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01.02.2015 | Original Article | Ausgabe 2/2015

Osteoporosis International 2/2015

Nationwide cohort study of hip fractures: time trends in the incidence rates and projections up to 2035

Zeitschrift:
Osteoporosis International > Ausgabe 2/2015
Autoren:
I.-J. Chen, C.-Y. F. Chiang, Y.-H. Li, C.-H. Chang, C.-C. Hu, D. W. Chen, Y. Chang, W.-E. Yang, H.-N. Shih, S. W.-N. Ueng, P.-H. Hsieh

Abstract

Summary

A growing elderly population is expected worldwide, and the burden of hip fractures on health care system will continue to increase. By 2035, there will be a 2.7-fold increase in the number of hip fractures in Taiwan. The study provides quantitative basis for the future distribution of medical resources.

Introduction

Hip fractures have long been recognized as a major public health concern. The study aimed to determine time trends in the incidence of hip fractures and to forecast the number of hip fractures expected in Taiwan up to 2035.

Methods

A nationwide survey was conducted using data from the Taiwan National Health Insurance Research Database from 2004 to 2011. A total of 141,397 hip fractures were identified, with a mean of 17,675 fractures/year. Annual incidences of hip fractures were calculated and tested for trends. Projections of the incidence rates of hip fractures and bed days associated with hip fractures were calculated using Poisson regression on the historical incidence rates in combination with population projections from 2012 to 2035.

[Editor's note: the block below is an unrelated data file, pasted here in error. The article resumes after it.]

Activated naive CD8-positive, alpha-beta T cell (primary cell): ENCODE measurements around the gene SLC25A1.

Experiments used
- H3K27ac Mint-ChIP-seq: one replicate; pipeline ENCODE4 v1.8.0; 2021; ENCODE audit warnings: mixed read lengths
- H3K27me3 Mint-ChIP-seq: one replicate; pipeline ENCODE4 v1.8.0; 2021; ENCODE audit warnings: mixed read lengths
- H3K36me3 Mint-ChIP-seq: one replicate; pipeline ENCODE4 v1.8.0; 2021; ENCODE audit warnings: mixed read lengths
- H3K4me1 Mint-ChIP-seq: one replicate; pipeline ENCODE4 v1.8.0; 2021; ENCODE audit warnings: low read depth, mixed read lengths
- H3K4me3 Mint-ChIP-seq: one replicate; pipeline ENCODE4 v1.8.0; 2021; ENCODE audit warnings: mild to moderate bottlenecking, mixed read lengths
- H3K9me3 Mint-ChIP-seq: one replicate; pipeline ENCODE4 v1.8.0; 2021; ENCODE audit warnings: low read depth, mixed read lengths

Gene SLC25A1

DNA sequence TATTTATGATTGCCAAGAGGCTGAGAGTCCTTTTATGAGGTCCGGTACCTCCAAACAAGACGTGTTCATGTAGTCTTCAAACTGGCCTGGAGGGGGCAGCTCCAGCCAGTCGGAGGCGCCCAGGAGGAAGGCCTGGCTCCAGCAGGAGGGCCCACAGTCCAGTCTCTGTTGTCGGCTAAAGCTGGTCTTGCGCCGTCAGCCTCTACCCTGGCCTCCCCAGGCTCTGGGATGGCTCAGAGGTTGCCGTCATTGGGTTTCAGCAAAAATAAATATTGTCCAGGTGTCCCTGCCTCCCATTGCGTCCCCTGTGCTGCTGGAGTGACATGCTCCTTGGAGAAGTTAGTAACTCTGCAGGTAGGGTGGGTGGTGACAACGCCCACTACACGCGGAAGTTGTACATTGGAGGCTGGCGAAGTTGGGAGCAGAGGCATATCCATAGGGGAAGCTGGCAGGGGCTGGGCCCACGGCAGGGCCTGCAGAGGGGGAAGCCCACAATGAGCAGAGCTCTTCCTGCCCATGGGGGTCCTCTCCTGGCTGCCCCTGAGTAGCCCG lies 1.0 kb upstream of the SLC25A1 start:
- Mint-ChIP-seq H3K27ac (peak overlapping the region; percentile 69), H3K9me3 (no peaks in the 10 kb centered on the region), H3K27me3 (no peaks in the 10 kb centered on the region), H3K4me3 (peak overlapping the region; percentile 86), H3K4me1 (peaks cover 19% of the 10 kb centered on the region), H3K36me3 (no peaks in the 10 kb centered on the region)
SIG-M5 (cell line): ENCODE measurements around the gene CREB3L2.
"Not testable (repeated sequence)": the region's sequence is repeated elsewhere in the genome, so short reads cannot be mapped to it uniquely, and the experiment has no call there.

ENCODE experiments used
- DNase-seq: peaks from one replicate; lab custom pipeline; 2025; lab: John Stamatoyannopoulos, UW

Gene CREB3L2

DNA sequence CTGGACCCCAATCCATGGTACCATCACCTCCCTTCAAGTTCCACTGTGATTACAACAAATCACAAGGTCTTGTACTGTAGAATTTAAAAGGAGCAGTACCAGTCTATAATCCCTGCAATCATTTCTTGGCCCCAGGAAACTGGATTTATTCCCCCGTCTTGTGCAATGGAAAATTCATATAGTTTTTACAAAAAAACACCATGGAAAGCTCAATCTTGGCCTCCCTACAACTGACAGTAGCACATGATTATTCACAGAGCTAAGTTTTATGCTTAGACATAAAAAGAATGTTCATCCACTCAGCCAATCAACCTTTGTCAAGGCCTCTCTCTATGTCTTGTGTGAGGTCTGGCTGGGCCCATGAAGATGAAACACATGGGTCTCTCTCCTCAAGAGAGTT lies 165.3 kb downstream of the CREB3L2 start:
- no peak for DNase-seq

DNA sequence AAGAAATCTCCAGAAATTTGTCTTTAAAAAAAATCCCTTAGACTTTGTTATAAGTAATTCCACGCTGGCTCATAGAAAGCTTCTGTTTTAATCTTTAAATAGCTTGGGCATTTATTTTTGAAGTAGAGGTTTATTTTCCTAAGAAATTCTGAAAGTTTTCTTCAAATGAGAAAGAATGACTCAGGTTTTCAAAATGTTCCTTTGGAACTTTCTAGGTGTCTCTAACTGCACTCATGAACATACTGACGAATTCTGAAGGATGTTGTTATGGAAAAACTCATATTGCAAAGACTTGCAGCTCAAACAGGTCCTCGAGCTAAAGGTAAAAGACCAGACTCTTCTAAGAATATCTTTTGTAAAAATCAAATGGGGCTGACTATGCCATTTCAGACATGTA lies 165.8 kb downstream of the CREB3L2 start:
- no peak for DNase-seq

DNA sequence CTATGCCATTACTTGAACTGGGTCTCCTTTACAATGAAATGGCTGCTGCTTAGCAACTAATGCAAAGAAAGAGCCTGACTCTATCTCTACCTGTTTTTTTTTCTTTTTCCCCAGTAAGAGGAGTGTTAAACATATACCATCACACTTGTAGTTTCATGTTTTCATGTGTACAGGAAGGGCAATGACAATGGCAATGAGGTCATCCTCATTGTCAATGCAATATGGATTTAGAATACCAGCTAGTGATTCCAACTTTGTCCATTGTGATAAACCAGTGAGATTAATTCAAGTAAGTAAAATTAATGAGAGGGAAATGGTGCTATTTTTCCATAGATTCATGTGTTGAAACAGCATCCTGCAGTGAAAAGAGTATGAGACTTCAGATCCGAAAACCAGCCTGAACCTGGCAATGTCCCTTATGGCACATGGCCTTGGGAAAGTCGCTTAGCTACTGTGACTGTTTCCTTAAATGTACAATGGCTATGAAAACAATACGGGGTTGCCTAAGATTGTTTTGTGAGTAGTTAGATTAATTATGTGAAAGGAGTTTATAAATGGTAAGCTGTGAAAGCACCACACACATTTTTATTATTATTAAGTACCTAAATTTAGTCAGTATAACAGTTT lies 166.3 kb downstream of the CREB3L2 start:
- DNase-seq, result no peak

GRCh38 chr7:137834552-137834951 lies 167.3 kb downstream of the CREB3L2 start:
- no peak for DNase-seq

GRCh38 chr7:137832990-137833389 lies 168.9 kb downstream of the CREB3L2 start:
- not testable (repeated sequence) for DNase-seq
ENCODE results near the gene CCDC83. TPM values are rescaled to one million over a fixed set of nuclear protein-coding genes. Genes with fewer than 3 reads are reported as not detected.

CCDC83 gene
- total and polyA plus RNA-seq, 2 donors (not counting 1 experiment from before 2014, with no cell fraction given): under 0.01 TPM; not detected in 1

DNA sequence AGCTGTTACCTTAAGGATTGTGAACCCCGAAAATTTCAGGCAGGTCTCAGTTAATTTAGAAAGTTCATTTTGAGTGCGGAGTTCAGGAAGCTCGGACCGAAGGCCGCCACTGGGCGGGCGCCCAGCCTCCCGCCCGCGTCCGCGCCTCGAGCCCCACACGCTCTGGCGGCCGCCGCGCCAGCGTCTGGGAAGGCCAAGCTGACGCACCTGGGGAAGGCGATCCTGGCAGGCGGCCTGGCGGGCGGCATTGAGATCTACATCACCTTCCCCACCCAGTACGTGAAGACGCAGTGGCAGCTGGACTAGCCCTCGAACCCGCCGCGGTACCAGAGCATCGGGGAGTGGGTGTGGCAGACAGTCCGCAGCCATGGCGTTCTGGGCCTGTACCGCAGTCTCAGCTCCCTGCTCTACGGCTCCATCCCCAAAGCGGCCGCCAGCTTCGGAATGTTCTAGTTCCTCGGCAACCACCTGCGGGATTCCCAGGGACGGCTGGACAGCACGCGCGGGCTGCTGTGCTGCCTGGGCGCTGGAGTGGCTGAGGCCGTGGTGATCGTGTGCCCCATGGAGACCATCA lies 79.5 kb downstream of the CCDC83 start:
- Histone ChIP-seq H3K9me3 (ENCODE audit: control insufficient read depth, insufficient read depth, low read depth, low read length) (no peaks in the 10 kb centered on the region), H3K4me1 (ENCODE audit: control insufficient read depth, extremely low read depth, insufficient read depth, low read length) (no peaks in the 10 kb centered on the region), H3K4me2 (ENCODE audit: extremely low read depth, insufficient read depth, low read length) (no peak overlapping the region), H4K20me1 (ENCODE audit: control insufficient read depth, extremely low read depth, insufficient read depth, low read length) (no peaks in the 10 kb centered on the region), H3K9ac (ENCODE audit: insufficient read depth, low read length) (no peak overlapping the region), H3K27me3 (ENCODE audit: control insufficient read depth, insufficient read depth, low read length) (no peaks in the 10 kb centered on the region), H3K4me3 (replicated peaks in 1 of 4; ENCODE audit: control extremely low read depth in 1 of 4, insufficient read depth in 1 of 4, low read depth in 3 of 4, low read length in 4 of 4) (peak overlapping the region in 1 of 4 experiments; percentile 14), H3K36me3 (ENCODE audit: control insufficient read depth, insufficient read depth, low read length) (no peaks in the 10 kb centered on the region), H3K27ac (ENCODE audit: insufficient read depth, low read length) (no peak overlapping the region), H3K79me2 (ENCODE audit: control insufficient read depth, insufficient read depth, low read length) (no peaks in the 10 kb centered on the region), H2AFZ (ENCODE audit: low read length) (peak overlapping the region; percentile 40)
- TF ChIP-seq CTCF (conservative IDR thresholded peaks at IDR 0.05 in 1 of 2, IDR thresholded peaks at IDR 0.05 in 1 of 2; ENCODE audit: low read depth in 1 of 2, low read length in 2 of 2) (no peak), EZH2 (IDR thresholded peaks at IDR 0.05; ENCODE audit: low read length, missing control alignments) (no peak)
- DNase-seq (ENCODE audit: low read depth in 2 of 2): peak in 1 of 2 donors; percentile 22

Results

The incidence rates of hip fracture during 2004–2011 were 317 and 211 per 100,000 person-years among women and men, respectively. Over this 8-year period, the age-standardized incidence of hip fracture decreased by 13.4 % among women and 12.2 % among men. Despite the decline in the age-standardized incidence, the absolute number of hip fractures increased owing to the aging population. The number of hip fractures is expected to increase from 18,338 in 2010 to 50,421 in 2035—a 2.7-fold increase. The number of bed days for 2010 and 2035 was estimated at 161,248 and 501,995, respectively, representing a 3.1-fold increase.

Conclusions

The socioeconomic impact of hip fractures will be high in the near future. This study provides a quantitative basis for future policy decisions to serve this need.

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